spin-1/2, spin-1, etc. representations. The "spin" of a particle is,
in mathematical terms, just the thing that tells you which
representation of su(2) it corresponds to!
Now let me jump up several levels of sophistication. In the last few
years people have realized that Lie groups are just a special case of
something called "quantum groups"... nobody talks about "quantum Lie
algebras" but that's essentially a historical accident: quantum groups
are NOT groups, they're a generalization of them, and they DON'T have Lie
algebras, but they have a generalization of them - so-called
quantized enveloping algebras.
Quantum groups can be formed from simple Lie algebras, and they depend
on a parameter q, a nonzero complex parameter. This parameter - q is
for quantum, naturally - can be thought of as
hbar
e
- the exponential of Planck's constant. When we set hbar = 0 we get
q = 1, and we get back to the "classical case" of plain old-fashioned
Lie algebras and groups. Every representation of a quantum group
gives an invariant of links (actually even tangles), and these link
invariants are functions of q. If we take the nth derivative of one of
these invariants with respect to hbar and evaluate it at hbar = 0 we get
a "Vassiliev invariant of degree n" (see the article "week3" for the
definition). Better than that, when q is a root of unity each
quantum group gives us a 3-dimensional "topological quantum field
theory," or TQFT known as Chern-Simons theory. In particular, we get an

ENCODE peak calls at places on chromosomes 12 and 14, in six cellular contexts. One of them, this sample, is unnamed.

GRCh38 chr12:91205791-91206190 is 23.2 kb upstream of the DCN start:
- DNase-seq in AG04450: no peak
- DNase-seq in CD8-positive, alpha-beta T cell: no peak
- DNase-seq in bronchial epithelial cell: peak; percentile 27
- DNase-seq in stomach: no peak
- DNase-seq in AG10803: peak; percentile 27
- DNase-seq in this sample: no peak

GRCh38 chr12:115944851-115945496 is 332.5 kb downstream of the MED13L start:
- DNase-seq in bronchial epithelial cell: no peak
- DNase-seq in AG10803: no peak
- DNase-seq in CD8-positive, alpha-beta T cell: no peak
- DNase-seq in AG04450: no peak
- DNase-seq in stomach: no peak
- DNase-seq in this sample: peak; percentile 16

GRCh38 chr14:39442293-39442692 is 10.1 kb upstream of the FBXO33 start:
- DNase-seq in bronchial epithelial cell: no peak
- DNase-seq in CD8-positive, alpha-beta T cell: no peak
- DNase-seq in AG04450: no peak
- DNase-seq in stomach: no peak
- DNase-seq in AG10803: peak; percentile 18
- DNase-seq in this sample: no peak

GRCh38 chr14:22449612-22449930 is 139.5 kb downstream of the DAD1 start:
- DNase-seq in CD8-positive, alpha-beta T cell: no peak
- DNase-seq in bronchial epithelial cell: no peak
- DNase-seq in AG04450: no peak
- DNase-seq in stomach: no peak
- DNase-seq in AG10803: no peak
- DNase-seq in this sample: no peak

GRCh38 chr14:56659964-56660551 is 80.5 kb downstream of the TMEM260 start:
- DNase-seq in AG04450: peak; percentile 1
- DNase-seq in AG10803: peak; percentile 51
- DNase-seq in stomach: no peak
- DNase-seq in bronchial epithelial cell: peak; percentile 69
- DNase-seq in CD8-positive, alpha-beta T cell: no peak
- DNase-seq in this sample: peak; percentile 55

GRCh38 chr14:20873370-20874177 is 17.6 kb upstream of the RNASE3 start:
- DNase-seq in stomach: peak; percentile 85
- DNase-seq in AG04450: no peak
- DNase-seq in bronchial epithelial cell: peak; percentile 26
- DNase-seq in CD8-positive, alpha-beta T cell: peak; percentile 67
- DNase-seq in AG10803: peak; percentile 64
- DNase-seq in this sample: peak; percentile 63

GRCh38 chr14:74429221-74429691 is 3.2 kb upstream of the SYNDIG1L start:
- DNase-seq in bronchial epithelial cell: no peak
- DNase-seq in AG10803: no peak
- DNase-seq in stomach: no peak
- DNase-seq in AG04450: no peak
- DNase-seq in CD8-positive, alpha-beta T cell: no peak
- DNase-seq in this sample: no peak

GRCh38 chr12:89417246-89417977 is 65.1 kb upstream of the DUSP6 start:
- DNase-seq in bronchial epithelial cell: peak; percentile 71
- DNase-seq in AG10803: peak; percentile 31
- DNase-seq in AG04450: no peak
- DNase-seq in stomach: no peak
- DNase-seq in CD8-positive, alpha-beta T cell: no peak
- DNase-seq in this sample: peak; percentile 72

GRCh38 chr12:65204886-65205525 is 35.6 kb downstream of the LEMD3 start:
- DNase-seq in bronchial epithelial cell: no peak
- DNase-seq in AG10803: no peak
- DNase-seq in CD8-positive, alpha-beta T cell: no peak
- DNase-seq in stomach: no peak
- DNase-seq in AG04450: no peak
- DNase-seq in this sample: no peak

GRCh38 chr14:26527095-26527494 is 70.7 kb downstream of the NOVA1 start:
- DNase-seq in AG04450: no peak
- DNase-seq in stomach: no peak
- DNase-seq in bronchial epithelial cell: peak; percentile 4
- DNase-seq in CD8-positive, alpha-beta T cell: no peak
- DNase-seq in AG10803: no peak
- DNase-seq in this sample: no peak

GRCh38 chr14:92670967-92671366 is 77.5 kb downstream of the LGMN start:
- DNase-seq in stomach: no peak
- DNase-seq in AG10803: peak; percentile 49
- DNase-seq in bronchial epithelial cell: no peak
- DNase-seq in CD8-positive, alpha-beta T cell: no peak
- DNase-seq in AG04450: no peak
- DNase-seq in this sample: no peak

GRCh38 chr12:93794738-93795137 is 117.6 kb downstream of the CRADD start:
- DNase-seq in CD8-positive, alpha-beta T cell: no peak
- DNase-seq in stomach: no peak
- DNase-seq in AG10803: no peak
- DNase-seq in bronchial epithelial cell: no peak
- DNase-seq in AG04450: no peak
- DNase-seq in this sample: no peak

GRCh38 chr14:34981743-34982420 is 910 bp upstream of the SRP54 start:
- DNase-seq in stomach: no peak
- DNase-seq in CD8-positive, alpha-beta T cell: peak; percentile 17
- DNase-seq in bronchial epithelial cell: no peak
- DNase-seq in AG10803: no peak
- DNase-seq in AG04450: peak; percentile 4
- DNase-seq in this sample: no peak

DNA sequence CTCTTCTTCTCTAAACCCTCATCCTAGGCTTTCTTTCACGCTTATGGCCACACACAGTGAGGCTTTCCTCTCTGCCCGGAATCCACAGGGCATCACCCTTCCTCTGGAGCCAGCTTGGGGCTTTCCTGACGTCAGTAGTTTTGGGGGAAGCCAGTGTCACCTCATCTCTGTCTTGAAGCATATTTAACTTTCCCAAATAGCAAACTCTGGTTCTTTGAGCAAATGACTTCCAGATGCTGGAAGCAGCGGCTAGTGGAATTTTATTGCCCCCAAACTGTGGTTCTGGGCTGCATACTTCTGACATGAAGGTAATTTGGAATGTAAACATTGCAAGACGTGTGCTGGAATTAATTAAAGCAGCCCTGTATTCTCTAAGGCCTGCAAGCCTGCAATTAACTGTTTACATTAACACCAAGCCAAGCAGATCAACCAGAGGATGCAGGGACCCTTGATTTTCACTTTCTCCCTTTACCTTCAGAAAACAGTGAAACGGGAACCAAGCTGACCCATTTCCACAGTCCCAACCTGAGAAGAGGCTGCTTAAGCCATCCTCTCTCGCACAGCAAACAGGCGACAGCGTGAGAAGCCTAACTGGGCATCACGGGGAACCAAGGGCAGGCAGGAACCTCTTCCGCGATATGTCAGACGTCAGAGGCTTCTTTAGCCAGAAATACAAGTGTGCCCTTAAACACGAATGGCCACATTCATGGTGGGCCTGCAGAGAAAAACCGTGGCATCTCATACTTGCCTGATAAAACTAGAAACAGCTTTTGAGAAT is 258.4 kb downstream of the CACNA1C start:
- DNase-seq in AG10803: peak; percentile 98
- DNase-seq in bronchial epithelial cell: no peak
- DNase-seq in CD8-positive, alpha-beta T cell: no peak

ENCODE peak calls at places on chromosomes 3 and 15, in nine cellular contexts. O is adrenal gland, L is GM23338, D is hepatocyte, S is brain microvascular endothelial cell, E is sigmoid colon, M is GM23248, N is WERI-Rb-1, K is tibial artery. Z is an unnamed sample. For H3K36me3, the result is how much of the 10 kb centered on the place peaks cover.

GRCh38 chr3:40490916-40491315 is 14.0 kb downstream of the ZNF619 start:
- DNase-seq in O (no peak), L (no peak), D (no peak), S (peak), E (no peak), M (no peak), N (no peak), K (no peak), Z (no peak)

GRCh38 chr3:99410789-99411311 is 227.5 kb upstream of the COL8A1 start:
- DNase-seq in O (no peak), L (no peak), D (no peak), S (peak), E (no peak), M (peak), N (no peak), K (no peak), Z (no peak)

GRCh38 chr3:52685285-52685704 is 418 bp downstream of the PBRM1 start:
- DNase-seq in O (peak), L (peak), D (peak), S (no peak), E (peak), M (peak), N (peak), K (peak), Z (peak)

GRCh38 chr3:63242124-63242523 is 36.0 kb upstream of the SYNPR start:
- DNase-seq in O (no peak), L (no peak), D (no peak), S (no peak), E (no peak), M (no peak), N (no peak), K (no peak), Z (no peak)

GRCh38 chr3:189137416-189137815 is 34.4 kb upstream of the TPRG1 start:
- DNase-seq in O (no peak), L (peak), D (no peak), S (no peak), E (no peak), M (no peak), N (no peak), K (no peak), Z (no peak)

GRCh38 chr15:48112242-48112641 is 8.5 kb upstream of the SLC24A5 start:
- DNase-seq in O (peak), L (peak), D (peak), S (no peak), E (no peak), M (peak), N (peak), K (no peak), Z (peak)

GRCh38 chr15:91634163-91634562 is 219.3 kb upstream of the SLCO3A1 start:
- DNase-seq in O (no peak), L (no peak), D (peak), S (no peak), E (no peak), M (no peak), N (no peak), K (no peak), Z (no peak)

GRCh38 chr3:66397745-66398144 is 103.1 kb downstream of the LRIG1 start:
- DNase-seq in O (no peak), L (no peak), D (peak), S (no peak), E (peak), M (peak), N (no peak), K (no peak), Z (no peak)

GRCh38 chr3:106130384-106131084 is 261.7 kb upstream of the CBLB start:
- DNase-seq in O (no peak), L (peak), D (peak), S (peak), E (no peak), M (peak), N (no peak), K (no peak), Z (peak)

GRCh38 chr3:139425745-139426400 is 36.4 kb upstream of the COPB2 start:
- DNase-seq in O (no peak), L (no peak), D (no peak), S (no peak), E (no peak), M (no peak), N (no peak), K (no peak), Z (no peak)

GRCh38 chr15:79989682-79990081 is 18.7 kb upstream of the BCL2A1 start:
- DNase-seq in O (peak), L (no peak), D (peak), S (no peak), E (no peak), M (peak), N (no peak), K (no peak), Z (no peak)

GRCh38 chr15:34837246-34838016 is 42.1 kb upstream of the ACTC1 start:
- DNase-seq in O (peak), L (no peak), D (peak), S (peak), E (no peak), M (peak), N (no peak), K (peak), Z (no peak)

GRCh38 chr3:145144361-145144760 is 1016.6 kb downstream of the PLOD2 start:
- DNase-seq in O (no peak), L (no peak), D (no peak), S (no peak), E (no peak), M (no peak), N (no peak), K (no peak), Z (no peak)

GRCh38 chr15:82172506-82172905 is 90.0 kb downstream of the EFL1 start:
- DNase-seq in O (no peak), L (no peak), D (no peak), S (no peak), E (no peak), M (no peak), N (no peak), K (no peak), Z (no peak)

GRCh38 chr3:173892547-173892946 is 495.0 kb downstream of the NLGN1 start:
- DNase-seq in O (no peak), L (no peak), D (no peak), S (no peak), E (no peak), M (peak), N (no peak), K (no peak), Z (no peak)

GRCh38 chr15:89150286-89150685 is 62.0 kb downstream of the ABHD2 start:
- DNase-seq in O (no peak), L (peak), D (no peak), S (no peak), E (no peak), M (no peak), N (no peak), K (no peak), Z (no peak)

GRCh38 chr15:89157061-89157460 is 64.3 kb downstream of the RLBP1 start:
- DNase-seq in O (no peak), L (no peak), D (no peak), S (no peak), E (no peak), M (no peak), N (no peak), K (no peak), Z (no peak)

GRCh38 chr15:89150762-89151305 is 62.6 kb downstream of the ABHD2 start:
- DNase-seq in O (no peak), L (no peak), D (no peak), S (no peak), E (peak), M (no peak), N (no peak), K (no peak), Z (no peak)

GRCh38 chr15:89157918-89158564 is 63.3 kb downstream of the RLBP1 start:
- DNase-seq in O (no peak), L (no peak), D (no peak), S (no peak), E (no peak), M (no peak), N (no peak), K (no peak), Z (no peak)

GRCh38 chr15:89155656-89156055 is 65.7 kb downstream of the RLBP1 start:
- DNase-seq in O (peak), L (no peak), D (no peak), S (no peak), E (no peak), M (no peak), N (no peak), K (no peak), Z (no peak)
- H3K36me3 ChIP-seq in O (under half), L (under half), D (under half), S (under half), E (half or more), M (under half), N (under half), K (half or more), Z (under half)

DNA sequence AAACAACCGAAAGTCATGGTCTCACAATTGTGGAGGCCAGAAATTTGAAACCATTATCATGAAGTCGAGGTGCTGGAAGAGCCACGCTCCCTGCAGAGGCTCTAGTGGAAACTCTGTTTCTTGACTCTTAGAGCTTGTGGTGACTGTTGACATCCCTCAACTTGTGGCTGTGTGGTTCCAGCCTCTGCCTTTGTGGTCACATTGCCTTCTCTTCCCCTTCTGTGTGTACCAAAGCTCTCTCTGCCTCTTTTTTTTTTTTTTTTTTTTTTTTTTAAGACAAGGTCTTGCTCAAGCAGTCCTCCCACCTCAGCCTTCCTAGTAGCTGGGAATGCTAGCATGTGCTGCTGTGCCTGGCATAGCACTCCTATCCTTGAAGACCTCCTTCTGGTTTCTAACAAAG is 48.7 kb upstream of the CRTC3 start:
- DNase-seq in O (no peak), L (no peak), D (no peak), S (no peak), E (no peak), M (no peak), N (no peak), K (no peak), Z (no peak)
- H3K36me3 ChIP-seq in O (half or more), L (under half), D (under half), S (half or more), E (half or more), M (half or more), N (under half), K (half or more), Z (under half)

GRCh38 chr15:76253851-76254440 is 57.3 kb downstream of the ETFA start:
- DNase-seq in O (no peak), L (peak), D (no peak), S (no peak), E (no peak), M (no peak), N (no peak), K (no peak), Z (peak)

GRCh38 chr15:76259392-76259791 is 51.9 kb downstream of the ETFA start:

invariant of compact oriented 3-manifolds. So there is a hefty bunch of
mathematical payoffs from quantum groups. And there are good reasons to
think of them as the right generalization of groups for dealing with
symmetries in the physics of 2 and 3 dimensions. If string theory *or*
the loop variables approach to quantum gravity have any truth to them,
quantum groups play a sneaky role in honest 4-dimensional physics too.
In particular, there is a quantum version of sl(2) called sl_q(2).
When q = 1 we essentially have the good old sl(2). Chari and Premet
have just worked out a lot of the representation theory
of sl_q(2). First of all, it's been known for some time that as long as
q is not a root of unity - that is, as long as we don't have q^n = 1
for some integer n - the story is almost like that for ordinary sl(2).
Namely, there is one irreducible representation of each dimension, and
all representations are completely reducible. This fails at roots of
unity - which turns out to be the reason why one can cook up TQFTs in
this case. It turns out that if q is an nth
root of unity one can still define representations of dimension
0,1,2,3, etc., more or less just like the classical case, but only those
of dimension < n are irreducible. There are, in fact, exactly n
irreducible representations, and the fact that there are only finitely
many is what makes all sorts of neat things happen. The k-dimensional
representations with k >= n are not completely reducible. And, besides
the representations that are analogous to the classical case, there are
a bunch more. They have not been completely classified - they are,
according to Chari, a mess! But she and Premet have classified a large
batch of the "indecomposable" ones, that is, the ones that aren't direct
sums of other ones. I guess I'll leave it at that.
2) David Kazhdan and Iakov Soibelman, Representations of the quantized
function algebras, 2-categories and Zamolodchikov tetrahedra
equations, Harvard University preprint.
In this terse paper, Kazhdan and Soibelman construct a braided monoidal
2-category using quantum groups at roots of unity. As I've said a few times,
people expect braided monoidal 2-categories to play a role in generally
covariant 4d physics analogous to what braided monoidal categories do in
3d physics. In particular, one might hope to get invariants of
4-dimensional manifolds, or of surfaces embedded in 4-manifolds, this
way. (See last week's post for a little bit about the details.)